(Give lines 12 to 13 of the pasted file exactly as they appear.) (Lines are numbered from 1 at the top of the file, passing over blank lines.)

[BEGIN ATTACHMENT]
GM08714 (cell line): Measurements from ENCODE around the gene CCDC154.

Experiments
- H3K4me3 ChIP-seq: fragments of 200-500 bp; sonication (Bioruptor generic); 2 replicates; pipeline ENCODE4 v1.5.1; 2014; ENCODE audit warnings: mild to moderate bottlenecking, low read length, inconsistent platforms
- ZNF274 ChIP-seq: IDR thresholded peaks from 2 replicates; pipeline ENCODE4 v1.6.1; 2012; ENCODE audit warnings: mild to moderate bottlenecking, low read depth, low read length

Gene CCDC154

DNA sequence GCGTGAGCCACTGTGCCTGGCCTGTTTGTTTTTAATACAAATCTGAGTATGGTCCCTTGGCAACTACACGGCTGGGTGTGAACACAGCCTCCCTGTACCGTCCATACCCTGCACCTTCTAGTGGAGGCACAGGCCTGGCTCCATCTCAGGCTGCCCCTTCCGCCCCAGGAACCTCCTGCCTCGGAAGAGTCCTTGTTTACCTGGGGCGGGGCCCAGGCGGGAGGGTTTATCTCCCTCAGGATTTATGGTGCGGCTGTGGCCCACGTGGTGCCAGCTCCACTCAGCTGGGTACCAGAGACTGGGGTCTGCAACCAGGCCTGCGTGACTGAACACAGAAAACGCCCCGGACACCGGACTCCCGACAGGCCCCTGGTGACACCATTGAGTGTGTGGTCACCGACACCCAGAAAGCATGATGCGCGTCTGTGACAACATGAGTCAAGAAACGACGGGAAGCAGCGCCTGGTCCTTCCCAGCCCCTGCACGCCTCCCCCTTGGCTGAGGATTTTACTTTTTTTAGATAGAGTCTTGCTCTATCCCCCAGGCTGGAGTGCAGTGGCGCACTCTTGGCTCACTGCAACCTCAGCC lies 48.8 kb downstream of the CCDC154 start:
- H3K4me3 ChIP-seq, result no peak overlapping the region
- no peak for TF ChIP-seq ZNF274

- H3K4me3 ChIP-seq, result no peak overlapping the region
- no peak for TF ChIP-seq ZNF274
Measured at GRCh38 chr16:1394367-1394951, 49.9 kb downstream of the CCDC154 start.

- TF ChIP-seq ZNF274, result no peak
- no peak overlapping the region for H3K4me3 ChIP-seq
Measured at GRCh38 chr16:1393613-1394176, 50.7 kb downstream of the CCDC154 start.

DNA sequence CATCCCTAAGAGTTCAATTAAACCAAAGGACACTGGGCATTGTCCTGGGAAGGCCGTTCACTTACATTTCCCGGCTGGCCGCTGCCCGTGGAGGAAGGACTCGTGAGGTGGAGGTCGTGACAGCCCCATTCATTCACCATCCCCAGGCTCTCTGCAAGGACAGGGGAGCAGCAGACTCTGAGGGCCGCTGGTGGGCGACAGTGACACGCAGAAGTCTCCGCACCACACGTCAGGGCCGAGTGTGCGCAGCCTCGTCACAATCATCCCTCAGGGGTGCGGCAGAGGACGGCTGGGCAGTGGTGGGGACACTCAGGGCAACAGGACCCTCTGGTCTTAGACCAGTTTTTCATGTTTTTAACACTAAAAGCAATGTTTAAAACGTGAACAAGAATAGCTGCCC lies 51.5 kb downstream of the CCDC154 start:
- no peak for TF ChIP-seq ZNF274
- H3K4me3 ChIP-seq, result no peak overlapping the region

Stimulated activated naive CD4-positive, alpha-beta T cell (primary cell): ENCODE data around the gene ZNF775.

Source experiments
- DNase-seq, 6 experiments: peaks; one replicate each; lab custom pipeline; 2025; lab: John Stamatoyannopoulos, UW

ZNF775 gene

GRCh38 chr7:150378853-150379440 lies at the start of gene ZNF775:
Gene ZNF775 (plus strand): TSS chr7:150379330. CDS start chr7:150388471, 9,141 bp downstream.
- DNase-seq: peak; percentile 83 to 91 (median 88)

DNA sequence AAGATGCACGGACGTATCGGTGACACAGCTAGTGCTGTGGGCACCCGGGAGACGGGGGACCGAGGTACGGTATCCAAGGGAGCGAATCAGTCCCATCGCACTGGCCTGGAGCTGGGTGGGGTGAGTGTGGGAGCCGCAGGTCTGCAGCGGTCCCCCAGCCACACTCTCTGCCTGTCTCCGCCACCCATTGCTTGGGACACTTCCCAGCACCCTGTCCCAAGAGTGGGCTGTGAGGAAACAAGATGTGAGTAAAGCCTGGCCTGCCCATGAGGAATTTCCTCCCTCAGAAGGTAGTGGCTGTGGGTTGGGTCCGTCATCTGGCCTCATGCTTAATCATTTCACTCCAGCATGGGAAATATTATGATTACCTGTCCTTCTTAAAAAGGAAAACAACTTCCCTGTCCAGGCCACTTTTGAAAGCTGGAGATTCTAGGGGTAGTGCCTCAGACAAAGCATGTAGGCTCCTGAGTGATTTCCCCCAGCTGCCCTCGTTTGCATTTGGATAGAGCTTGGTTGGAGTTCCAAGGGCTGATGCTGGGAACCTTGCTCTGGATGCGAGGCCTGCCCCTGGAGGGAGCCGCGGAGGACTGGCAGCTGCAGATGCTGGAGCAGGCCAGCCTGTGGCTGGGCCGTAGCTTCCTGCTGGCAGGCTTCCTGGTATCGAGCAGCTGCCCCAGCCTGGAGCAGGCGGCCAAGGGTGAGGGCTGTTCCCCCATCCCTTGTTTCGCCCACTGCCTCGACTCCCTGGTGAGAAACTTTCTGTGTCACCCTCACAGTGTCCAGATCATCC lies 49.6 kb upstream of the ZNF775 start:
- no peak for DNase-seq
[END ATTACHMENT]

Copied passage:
- TF ChIP-seq ZNF274, result no peak
- no peak overlapping the region for H3K4me3 ChIP-seq